3. Formalize the planning process. Strategic planning is a team sport. Approaching it without a formalized structure in place would be like putting your offensive team on the field without designating a play beforehand. Remember that developing the strategic plan doesn’t just involve your executive leadership team. It also indirectly requires the coordination of their respective teams. Everyone needs guidance on what exactly the planning process entails so they can prepare appropriately and provide the materials necessary at each stage — all while continuing to run the day-to-day business. We generally recommend allowing 10 weeks for the entire planning process. This process should progress from taking stock of where the organization is, where it is going, and how the organization will execute on the new strategic plan. Make sure that it concludes with concrete operating plans for cross-functional groups and shared KPIs. The full process generally includes the following activities:
    • Collecting a fact base (data and analytics pertaining to historic performance, market share, customers, etc.)
    • Conducting leadership interviews (initial visioning, historic strategies, and preliminary performance targets)
    • Preparing leadership for group planning (learnings from the previous year, key actions, SWOTs, etc.)
    • Facilitation of group planning sessions (growth visioning, performance targets, key strategies, corporate objectives, etc.)
    • Formulation of a comprehensive go-to-market strategy (align and prioritize revenue-generating strategies)
    • Formalizing budgets and allocation (corporate, division and functional groups)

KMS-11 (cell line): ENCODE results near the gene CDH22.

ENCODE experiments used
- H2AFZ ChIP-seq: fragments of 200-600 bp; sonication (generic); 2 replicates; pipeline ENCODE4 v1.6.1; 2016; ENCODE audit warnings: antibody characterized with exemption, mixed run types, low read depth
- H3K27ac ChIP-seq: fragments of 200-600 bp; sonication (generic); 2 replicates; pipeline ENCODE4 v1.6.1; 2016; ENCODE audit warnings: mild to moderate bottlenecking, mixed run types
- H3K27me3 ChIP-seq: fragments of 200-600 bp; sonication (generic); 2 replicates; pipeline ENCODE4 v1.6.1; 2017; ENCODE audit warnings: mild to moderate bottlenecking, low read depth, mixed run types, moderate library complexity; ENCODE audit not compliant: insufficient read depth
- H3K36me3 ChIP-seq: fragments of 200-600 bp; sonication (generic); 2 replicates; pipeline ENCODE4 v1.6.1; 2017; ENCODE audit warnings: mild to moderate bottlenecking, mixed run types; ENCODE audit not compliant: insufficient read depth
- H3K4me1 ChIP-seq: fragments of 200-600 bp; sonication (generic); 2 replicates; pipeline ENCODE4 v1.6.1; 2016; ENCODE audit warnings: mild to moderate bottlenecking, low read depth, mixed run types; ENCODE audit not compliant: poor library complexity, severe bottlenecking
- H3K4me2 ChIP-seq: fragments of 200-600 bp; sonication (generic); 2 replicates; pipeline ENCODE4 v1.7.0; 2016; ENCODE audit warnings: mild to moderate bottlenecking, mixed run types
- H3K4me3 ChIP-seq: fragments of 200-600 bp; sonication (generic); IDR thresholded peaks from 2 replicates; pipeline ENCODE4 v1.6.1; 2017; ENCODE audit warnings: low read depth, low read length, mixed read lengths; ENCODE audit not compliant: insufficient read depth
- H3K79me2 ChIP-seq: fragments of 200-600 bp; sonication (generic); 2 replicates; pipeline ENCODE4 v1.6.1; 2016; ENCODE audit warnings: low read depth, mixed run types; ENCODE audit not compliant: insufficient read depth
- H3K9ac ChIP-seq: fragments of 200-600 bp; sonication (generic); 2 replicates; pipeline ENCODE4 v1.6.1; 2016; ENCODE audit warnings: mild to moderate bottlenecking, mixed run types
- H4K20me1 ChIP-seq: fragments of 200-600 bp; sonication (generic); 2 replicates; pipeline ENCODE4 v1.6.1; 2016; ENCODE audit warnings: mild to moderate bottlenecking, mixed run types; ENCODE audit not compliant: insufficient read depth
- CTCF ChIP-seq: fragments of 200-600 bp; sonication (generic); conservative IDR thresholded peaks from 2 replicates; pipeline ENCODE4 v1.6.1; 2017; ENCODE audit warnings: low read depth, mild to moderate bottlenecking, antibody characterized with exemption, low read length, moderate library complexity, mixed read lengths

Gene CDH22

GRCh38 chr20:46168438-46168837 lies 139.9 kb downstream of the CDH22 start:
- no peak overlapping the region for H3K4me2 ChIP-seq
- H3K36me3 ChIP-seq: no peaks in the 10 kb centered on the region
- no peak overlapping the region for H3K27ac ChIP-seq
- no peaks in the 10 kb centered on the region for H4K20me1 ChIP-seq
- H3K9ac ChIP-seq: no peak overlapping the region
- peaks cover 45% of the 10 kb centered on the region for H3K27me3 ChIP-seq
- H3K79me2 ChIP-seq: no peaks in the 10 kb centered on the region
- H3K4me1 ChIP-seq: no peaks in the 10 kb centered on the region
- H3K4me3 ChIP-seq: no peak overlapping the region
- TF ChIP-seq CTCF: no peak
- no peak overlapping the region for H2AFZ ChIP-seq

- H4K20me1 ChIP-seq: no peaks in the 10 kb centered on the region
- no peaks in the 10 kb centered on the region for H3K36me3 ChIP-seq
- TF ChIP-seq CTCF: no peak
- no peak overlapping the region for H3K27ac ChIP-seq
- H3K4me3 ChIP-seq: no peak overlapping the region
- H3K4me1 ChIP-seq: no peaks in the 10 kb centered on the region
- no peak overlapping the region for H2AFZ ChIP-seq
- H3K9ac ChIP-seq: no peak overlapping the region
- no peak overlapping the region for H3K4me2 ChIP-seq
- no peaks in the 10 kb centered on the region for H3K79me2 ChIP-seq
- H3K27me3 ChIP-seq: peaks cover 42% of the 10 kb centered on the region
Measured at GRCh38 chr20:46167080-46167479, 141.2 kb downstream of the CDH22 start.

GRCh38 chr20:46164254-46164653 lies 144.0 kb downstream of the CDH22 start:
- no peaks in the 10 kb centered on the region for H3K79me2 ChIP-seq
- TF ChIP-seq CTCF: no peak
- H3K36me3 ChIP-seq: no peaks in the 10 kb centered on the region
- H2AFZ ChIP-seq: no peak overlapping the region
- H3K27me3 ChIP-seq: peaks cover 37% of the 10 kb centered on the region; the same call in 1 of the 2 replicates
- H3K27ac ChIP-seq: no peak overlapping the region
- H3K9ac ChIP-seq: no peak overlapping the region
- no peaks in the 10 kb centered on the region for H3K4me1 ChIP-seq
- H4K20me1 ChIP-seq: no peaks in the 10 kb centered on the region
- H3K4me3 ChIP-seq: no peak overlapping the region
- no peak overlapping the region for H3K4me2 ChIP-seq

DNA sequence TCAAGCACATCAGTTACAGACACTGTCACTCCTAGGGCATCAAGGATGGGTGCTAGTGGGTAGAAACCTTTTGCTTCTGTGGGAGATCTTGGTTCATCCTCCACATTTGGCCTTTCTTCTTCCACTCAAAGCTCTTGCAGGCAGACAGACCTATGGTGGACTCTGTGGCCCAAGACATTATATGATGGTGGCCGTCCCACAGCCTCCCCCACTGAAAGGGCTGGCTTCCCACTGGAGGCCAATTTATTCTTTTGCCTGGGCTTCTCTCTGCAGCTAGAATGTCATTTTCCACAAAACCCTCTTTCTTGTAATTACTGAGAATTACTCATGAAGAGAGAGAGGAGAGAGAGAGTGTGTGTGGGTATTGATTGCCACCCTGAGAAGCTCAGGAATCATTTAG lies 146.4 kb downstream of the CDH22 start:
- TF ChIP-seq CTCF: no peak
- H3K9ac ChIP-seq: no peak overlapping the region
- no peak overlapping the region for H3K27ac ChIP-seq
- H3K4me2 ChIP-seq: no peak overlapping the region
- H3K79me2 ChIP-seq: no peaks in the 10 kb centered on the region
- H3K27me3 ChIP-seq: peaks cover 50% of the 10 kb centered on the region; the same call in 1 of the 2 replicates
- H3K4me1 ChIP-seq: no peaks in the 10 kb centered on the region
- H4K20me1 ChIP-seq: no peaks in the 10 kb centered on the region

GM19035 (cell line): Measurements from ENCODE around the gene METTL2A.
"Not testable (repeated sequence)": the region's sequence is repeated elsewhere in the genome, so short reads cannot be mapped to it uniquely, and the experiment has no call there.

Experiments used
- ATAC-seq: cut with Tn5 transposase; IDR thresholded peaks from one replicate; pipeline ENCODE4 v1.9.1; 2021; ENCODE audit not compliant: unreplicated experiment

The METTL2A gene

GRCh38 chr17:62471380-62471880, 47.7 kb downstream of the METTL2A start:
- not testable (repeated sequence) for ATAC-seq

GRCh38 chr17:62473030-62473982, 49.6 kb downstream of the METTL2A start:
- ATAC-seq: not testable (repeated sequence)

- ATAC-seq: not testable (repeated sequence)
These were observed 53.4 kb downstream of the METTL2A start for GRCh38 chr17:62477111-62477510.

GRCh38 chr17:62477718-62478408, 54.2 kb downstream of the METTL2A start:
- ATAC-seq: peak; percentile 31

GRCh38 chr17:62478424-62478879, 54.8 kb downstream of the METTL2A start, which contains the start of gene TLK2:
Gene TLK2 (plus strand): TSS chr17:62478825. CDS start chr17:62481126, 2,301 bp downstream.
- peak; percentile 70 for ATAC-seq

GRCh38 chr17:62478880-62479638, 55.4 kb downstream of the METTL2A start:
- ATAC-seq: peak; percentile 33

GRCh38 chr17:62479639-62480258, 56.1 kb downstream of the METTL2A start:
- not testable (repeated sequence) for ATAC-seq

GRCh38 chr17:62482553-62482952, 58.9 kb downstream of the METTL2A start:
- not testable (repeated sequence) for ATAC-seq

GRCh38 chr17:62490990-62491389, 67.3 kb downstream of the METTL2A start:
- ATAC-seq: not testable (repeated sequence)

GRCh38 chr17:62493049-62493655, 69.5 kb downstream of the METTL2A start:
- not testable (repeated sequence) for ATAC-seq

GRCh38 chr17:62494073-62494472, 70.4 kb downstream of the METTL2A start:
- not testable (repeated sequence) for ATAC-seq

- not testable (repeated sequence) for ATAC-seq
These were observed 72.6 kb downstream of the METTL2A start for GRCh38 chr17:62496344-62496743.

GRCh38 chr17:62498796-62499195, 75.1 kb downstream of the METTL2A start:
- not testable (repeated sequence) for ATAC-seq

• Development of operating plans, shared KPIs, and operating rhythm
  4. Make your plan more agile. On the face of it, this may seem to contradict what we just said about formalizing your strategic planning structure. It’s a bit of a paradox, but your planning process must have a formal structure and allow for a bit of breathing room to adjust in response to shifting factors. Instead of writing or waterfalling an exhaustive 12-36-month plan, formalize your firm’s go-to-market strategy around the big initiatives that deliver on your strategic objectives. Complement this higher-level plan with operating plans and a strong operating rhythm. And then plan to reassess the plan at a regular cadence to determine whether shifts in buying habits, market conditions or competitive encroachment demand a strategic shift. A growth committee is an excellent way to ensure that your cross-functional teams are consistently adjusting the plan to deliver on profitable revenue growth.
  5. Be consistent. Once you’ve landed on an effective structure for developing your strategic plan, you should strive to keep both the process and your reporting formats consistent from year to year. Doing this enables your team to continually be more effective, efficient, and makes it much easier to look back and evaluate changes and impact. Of course, this doesn’t mean that you shouldn’t evolve your strategic planning structure as needed to get the most ROI on your planning efforts. Just be sure to weigh the utility of major changes against the disruption in your ability to easily track the success of your strategic planning year over year.

Annual strategic planning sets the course for your manufacturing company each year. Find the right structure for your planning process, and you’ll start your year headed in the right direction.